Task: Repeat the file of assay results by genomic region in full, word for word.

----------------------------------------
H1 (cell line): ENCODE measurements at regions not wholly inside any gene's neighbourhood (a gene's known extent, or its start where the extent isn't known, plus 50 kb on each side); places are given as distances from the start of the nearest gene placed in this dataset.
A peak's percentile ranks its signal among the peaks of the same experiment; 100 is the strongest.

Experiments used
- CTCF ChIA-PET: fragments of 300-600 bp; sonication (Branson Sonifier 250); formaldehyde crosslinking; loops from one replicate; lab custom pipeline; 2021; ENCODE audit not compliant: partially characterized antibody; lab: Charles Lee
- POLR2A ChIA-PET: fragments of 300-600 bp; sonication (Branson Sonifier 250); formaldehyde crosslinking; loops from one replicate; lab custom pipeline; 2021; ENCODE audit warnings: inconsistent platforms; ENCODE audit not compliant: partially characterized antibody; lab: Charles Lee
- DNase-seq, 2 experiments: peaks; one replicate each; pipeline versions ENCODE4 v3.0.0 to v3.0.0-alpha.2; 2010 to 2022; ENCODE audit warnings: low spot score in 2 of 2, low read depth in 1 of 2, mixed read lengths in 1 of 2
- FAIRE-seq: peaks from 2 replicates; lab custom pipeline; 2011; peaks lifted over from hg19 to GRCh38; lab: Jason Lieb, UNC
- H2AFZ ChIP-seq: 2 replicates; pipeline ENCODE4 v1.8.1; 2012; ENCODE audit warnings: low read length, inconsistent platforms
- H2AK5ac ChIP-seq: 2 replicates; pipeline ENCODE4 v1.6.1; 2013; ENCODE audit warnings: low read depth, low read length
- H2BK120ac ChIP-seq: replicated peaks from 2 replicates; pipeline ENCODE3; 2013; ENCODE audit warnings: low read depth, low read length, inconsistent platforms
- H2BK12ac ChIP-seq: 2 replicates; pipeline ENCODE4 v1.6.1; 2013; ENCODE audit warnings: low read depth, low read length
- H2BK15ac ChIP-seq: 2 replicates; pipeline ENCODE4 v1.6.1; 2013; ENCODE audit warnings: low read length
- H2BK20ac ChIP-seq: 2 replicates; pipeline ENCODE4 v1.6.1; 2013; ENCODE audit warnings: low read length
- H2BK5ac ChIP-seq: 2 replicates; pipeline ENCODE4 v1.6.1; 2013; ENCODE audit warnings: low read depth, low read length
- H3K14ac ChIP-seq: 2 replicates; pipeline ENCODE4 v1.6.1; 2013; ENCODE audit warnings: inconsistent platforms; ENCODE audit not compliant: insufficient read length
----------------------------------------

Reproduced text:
H1 (cell line): ENCODE measurements at regions not wholly inside any gene's neighbourhood (a gene's known extent, or its start where the extent isn't known, plus 50 kb on each side); places are given as distances from the start of the nearest gene placed in this dataset.
A peak's percentile ranks its signal among the peaks of the same experiment; 100 is the strongest.

Experiments used
- CTCF ChIA-PET: fragments of 300-600 bp; sonication (Branson Sonifier 250); formaldehyde crosslinking; loops from one replicate; lab custom pipeline; 2021; ENCODE audit not compliant: partially characterized antibody; lab: Charles Lee
- POLR2A ChIA-PET: fragments of 300-600 bp; sonication (Branson Sonifier 250); formaldehyde crosslinking; loops from one replicate; lab custom pipeline; 2021; ENCODE audit warnings: inconsistent platforms; ENCODE audit not compliant: partially characterized antibody; lab: Charles Lee
- DNase-seq, 2 experiments: peaks; one replicate each; pipeline versions ENCODE4 v3.0.0 to v3.0.0-alpha.2; 2010 to 2022; ENCODE audit warnings: low spot score in 2 of 2, low read depth in 1 of 2, mixed read lengths in 1 of 2
- FAIRE-seq: peaks from 2 replicates; lab custom pipeline; 2011; peaks lifted over from hg19 to GRCh38; lab: Jason Lieb, UNC
- H2AFZ ChIP-seq: 2 replicates; pipeline ENCODE4 v1.8.1; 2012; ENCODE audit warnings: low read length, inconsistent platforms
- H2AK5ac ChIP-seq: 2 replicates; pipeline ENCODE4 v1.6.1; 2013; ENCODE audit warnings: low read depth, low read length
- H2BK120ac ChIP-seq: replicated peaks from 2 replicates; pipeline ENCODE3; 2013; ENCODE audit warnings: low read depth, low read length, inconsistent platforms
- H2BK12ac ChIP-seq: 2 replicates; pipeline ENCODE4 v1.6.1; 2013; ENCODE audit warnings: low read depth, low read length
- H2BK15ac ChIP-seq: 2 replicates; pipeline ENCODE4 v1.6.1; 2013; ENCODE audit warnings: low read length
- H2BK20ac ChIP-seq: 2 replicates; pipeline ENCODE4 v1.6.1; 2013; ENCODE audit warnings: low read length
- H2BK5ac ChIP-seq: 2 replicates; pipeline ENCODE4 v1.6.1; 2013; ENCODE audit warnings: low read depth, low read length
- H3K14ac ChIP-seq: 2 replicates; pipeline ENCODE4 v1.6.1; 2013; ENCODE audit warnings: inconsistent platforms; ENCODE audit not compliant: insufficient read length